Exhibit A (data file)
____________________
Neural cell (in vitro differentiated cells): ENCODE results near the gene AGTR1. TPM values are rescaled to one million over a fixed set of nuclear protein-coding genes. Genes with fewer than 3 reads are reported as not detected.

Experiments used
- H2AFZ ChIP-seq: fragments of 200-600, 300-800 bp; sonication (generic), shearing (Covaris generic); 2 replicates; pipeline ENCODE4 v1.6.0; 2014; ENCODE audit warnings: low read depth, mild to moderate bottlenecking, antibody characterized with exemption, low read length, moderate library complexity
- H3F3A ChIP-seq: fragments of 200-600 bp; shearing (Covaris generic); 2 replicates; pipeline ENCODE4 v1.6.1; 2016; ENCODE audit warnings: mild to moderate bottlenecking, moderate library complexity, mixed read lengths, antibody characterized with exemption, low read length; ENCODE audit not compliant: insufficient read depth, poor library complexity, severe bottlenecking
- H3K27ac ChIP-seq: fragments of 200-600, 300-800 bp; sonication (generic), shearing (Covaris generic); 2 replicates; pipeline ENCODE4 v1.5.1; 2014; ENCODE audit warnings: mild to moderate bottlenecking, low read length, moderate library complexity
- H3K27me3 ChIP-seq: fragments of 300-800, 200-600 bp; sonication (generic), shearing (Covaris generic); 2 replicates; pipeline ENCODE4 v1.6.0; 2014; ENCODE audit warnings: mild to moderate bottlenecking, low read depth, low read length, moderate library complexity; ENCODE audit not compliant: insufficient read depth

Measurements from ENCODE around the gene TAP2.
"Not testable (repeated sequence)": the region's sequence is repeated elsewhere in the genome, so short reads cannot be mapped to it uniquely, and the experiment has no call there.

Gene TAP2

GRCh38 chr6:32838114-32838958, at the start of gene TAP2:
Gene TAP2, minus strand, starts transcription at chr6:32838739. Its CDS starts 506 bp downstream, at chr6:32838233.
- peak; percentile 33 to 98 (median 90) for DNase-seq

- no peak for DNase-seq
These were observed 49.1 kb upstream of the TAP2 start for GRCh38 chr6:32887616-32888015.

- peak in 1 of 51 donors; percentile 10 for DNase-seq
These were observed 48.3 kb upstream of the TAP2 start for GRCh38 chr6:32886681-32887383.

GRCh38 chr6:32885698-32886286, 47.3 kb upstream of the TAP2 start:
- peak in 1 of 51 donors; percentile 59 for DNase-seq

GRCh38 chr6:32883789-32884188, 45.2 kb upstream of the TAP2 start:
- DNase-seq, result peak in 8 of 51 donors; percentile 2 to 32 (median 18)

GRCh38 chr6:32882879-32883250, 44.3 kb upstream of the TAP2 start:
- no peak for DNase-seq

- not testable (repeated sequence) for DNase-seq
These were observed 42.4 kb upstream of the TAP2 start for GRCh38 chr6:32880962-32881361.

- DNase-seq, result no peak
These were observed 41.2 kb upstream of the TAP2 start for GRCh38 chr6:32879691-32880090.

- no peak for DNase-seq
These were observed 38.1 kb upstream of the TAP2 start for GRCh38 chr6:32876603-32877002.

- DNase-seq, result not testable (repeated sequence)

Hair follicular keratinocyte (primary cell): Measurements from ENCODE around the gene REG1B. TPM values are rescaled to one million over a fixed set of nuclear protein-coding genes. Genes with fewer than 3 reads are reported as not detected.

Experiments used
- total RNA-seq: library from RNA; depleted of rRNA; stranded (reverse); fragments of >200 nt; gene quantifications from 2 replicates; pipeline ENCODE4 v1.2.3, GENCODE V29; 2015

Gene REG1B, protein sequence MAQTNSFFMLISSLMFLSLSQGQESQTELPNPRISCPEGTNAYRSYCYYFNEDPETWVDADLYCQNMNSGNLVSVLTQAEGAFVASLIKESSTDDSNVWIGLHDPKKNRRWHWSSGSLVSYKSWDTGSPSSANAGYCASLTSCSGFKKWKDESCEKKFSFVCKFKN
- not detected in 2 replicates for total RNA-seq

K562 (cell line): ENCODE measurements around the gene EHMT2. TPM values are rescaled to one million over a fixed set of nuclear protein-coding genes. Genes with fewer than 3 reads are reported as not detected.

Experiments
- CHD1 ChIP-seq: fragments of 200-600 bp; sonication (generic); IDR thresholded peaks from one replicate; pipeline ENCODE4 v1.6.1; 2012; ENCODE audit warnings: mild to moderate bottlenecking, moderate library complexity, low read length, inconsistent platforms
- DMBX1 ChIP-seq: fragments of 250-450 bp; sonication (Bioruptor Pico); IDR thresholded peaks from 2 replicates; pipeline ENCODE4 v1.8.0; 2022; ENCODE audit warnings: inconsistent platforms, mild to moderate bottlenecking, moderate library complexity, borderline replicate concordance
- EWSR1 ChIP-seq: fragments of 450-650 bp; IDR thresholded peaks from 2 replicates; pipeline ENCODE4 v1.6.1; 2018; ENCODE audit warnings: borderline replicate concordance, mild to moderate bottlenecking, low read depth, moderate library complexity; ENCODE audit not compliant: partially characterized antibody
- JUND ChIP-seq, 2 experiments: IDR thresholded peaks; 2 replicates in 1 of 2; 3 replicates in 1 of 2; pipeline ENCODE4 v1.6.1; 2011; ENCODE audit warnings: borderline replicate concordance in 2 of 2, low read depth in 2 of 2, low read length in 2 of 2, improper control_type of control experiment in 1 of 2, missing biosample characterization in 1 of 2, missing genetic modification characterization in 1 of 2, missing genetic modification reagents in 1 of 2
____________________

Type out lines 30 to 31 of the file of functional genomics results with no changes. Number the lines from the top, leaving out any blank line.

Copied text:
Hair follicular keratinocyte (primary cell): Measurements from ENCODE around the gene REG1B. TPM values are rescaled to one million over a fixed set of nuclear protein-coding genes. Genes with fewer than 3 reads are reported as not detected.

Experiments used